Monday, December 20, 2010

I'm in the market for a new camera

Yeps that is right. I have done a ton of research over the past months to figure out what I think is important for me when I buy a new camera.
I am not going to bore you with all the details but at the end of the day it will be a Canon 5D Mark II. 21 mega pixels sounds like heaven to a landscape photographer. If I could I would go medium or large format. But I don't have the cash to do that. I am still figuring out what lens to buy though.

A couple of options I am looking at are:
- Canon EF 24-105mm ƒ/4 L IS USM: Superb all round lens. I am used to photographing exclusively with wide angles. I don't own anything else. Once in a while I would have loved to have a longer lens though. This 'kit lens' sounds like the best option. I can always go wider in the near future and buy ...
- Canon EF 17-40mm ƒ/4 L USM: Superb wide angle used by a lot of landscape photographers. This would be more what I am used to today.
- Canon TS-E 24mm ƒ/3.5 L II: I would love to own a Tilt Shift. Basically because of how you can alter your plane of focus. I am not interested in doing those lame miniature looking landscapes. But I want to control DOF. This lens will be bought in the future (I am going to set aside my bonuses from work for this lens).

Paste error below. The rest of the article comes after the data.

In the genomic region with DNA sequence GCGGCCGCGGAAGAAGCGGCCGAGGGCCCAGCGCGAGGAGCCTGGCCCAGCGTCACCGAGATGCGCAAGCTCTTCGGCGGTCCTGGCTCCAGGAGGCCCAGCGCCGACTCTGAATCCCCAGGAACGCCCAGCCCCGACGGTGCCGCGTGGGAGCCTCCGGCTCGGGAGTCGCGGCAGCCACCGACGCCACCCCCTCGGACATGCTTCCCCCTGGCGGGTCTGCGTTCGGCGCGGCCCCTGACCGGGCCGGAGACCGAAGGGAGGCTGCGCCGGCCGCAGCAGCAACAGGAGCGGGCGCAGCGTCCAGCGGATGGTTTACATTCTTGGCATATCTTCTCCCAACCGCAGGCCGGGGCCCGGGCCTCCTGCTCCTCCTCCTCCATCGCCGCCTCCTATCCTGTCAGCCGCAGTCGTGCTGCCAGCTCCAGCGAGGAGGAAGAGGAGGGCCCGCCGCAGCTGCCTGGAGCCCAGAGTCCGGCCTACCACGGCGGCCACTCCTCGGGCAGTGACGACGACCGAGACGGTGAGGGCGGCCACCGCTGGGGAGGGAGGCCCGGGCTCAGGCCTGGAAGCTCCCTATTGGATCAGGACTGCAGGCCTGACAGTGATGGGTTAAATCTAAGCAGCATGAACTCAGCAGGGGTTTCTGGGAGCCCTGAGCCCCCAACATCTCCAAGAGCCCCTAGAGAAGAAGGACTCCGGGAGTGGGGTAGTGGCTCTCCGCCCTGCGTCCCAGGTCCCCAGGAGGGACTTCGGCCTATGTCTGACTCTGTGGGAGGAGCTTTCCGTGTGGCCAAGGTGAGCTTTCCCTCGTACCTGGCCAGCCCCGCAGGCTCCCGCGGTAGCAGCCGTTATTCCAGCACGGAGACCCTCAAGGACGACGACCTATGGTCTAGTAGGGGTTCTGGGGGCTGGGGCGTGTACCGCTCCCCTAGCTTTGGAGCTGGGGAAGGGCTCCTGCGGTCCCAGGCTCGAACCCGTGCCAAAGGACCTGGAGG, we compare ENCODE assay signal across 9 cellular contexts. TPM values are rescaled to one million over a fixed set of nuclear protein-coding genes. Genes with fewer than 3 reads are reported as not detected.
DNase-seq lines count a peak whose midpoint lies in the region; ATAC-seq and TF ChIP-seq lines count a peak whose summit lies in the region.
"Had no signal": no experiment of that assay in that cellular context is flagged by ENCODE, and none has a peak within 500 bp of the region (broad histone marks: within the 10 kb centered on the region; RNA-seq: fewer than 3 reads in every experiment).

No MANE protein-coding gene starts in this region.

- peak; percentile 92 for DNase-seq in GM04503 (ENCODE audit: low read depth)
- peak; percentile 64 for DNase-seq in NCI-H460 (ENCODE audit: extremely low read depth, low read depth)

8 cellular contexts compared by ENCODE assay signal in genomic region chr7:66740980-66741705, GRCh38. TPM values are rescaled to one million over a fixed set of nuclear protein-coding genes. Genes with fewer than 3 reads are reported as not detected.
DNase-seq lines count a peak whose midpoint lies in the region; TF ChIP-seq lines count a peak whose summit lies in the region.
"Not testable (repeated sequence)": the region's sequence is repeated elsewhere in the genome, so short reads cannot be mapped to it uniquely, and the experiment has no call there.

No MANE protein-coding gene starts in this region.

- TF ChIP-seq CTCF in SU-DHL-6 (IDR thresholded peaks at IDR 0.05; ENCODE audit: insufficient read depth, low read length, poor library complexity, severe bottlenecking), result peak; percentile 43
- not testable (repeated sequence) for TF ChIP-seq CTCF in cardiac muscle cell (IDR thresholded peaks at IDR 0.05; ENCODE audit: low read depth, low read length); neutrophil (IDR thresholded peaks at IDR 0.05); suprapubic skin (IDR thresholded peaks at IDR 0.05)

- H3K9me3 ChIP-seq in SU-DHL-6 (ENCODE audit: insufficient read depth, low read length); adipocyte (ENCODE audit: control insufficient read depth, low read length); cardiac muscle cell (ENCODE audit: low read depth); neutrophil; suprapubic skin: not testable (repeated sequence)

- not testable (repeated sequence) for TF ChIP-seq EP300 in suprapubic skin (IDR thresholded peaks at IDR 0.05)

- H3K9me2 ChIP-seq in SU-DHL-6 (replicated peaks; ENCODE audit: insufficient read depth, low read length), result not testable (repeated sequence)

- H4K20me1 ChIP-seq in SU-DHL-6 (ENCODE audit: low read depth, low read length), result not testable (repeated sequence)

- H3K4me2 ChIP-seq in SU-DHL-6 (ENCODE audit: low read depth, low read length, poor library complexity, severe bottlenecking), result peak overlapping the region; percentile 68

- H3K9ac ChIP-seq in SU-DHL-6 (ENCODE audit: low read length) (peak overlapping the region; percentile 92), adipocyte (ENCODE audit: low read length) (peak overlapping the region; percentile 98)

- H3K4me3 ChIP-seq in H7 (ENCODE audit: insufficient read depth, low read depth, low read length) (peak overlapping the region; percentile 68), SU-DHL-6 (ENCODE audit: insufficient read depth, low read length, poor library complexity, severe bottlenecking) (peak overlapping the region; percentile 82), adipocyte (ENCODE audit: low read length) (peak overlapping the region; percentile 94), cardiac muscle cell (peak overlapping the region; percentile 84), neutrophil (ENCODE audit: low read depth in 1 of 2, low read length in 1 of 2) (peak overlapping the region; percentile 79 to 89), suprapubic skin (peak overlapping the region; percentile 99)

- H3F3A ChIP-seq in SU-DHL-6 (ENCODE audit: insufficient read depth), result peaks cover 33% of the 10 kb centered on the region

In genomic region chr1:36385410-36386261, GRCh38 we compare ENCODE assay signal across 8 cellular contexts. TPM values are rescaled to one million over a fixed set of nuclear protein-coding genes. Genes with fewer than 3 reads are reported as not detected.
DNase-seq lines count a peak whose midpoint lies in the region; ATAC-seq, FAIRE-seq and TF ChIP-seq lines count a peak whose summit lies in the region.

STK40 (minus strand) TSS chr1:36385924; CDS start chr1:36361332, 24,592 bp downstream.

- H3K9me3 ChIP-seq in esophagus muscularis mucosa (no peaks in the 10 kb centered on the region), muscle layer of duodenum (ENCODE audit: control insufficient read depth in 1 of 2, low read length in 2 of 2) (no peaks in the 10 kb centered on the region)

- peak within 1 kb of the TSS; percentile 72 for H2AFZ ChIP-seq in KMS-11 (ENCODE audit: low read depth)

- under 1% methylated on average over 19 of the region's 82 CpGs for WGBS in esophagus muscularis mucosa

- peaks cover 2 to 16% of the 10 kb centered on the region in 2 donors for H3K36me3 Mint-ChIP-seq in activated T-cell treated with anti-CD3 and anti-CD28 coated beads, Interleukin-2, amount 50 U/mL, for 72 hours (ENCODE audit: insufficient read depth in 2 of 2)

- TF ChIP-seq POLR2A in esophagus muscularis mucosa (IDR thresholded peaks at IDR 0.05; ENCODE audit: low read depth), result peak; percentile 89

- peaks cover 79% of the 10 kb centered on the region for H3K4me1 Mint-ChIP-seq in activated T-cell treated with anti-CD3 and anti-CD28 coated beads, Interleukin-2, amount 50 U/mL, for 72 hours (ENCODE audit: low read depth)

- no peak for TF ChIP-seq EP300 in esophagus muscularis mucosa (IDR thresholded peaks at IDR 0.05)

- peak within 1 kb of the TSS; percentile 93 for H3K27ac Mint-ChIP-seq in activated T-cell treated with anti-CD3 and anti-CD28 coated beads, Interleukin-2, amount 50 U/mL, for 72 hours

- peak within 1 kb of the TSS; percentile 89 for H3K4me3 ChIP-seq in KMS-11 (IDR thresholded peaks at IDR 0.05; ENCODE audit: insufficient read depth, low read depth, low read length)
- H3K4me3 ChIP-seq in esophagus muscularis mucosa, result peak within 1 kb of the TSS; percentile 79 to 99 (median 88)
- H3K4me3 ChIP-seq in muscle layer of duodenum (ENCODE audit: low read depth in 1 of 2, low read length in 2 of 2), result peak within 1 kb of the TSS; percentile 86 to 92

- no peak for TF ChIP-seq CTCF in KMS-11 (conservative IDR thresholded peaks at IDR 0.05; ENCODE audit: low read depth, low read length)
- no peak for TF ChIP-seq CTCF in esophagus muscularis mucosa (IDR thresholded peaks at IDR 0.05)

- Canon EF 16-35mm ƒ/2.8 L II USM, Canon EF 24mm ƒ/1.4 L USM prime or Canon EF 14mm ƒ/2.8 L II USM prime (rising in price). These are all wonderful lenses. One more expensive than the other. Primes will always be sharper than zooms. But of course lack the versatility.

I want to share this little video with you too. This is high speed footage of a Canon 5D (Mark I) at full burst. Look at all those vibrations. It's crazy. Some stuff I was surprised to see in this little clip were these:
- When the iris closes it is not completely round (more oval shaped), and not really centered.
- Mirror bounces all over the place. Crazy!
- The time in between the mirror is open and the leafs of the shutter open is long. But then again this whole sequence is over in 1/4000 of a second.

Technology like this amazes me!